Easy DIY Ways To Draft-Proof The Doors And Windows In Your Home

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Regardless if your home is brand new or 100 years old, almost every house has a draft. Drafts occur where there are gaps in the construction and the opening is left unsealed to the outside.

Drafts can be found in places such as: windows, doors, attic hatches, pipes leading outside and ceiling-to-wall joints.

The cold air that enters into your home through these uninsulated spaces can raise your heating bill and allow not just cold air in, but moisture and little critters too. Here are eight simple ways to draft-proof your windows and doors:

1. Use Weatherstripping

Weatherstrips are an inexpensive way to help seal drafty doors and windows. This guide from Lowes can help you knock out this task in a few easy steps.

Level of Difficulty: Easy

2. Install New Sweeps

Replacing old door sweeps with new ones can make a world of a difference. “This Old House” contractor Tom Silva recommends purchasing a wood sweep that can be painted or stained to match your or door.

To ensure a good fit, close the door, measure the length of the door, and cut the size you need. There are a few different kinds of sweeps (like heavy duty, drip-cap and brush) — asking an expert at your local hardware store which one is right for you will help ensure you get the best bang for your buck. In the video below, Silva installs a sweep that only shows itself when you close the door.

Level of Difficulty: Moderate

3. Use Foam Tape

Highly-sticky foam tape is a great weather-proofing alternative to doors that may be slightly warped and don’t have a true and snug fit. Simply cut to size and secure in the areas with a draft.

Level of Difficulty: Easy

4. Apply Rigid Foam Insulation And Foil Stripping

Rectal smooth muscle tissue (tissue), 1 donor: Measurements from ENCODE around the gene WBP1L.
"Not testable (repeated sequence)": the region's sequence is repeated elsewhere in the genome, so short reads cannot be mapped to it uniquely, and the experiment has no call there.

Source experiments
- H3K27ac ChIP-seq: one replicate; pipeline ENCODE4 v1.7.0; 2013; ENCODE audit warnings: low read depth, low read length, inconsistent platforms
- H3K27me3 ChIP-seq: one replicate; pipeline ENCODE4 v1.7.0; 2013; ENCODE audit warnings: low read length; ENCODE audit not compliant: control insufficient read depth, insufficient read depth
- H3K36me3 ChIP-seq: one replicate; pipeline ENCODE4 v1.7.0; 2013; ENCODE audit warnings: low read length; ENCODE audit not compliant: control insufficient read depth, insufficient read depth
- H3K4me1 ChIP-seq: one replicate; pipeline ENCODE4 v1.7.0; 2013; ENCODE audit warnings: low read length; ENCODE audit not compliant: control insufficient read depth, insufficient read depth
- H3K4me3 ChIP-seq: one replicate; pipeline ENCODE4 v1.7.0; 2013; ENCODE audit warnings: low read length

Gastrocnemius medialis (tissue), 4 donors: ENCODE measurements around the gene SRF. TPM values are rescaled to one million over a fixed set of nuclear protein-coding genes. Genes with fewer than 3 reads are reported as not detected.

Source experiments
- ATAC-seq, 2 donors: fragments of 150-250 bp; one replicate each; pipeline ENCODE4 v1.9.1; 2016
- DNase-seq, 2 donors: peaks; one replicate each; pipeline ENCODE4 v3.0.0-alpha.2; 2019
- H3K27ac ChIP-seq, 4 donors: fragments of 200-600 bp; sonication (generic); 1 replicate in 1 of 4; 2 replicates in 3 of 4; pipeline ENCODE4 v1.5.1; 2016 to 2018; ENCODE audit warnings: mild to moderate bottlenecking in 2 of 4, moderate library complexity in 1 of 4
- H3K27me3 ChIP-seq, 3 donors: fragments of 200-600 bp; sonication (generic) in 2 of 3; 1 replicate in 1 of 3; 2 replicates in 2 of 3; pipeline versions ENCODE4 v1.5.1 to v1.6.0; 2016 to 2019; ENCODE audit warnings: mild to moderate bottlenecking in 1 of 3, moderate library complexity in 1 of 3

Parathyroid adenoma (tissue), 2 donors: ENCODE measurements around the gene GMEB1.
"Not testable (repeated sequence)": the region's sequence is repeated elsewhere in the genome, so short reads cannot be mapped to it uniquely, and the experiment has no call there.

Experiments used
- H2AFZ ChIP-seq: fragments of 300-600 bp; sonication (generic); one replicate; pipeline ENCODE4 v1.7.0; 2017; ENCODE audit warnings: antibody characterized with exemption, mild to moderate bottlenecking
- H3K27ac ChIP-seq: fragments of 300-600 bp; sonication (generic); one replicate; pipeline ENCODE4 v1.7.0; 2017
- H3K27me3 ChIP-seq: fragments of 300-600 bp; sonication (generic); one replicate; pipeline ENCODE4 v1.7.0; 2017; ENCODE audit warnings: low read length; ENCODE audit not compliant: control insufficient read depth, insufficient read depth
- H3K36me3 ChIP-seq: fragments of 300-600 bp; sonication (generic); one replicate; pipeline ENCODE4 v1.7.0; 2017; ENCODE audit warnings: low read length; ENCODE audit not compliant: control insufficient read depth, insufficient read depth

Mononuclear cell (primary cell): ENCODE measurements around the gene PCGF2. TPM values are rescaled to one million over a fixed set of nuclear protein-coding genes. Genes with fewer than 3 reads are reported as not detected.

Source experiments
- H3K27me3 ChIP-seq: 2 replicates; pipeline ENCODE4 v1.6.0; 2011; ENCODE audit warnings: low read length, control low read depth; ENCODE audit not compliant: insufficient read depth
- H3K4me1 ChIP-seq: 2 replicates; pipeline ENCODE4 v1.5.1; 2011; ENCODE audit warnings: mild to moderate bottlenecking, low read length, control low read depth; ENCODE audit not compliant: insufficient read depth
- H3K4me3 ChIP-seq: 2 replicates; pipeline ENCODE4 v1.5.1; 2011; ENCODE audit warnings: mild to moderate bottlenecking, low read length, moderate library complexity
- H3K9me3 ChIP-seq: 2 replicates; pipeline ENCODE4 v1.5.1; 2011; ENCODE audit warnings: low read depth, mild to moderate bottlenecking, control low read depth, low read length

Silva from “This Old House” shows you how to insulate windows with sash weights. Watch the video and get the instructions here.

Level of Difficulty: Moderate

5. Apply Window Film

I used interior window film at an old apartment and it worked great. It looks like saran wrap, and when put in place and heated with a hair dryer, shrinks and seals drafty windows. My pro tip: recruit a friend to help hang on larger windows, it’s much easier that way!

Level of Difficulty: Easy

6. Hang Insulated Curtains

Thermal curtains are a great way to retain heat in your home during the winter. The only drawback is to be most effective, they need to be closed. I personally prefer to let in as much light as possible during the winter months, so thermal curtains are not the best solution for me. Thermal curtains do work well in the summer, too, as they can help block out the suns’s hot rays.

Level of Difficulty: Easy

7. Use A Door Snake

If you have a drafty window or door, these little snakes are a must-have in your home. Placed at the bottom of the door or window, these weighted fabric tubes help block out the unwanted chill. Get the DIY instructions here. Not crafty? Simply roll up a towel and place on the floor. It’s better than nothing.

Level of Difficulty: Easy

Draft excluder snake on door
Adobe

8. Re-Caulk Your Windows & Doors

Over time, the caulking on windows degrades and may wear or peel away. Each fall, buy a tube or two of exterior caulking and make your rounds on outside of your home. Simply re-caulk old spots to help seal out drafts. Watch the video below for easy DIY tips.

Level of Difficulty: Easy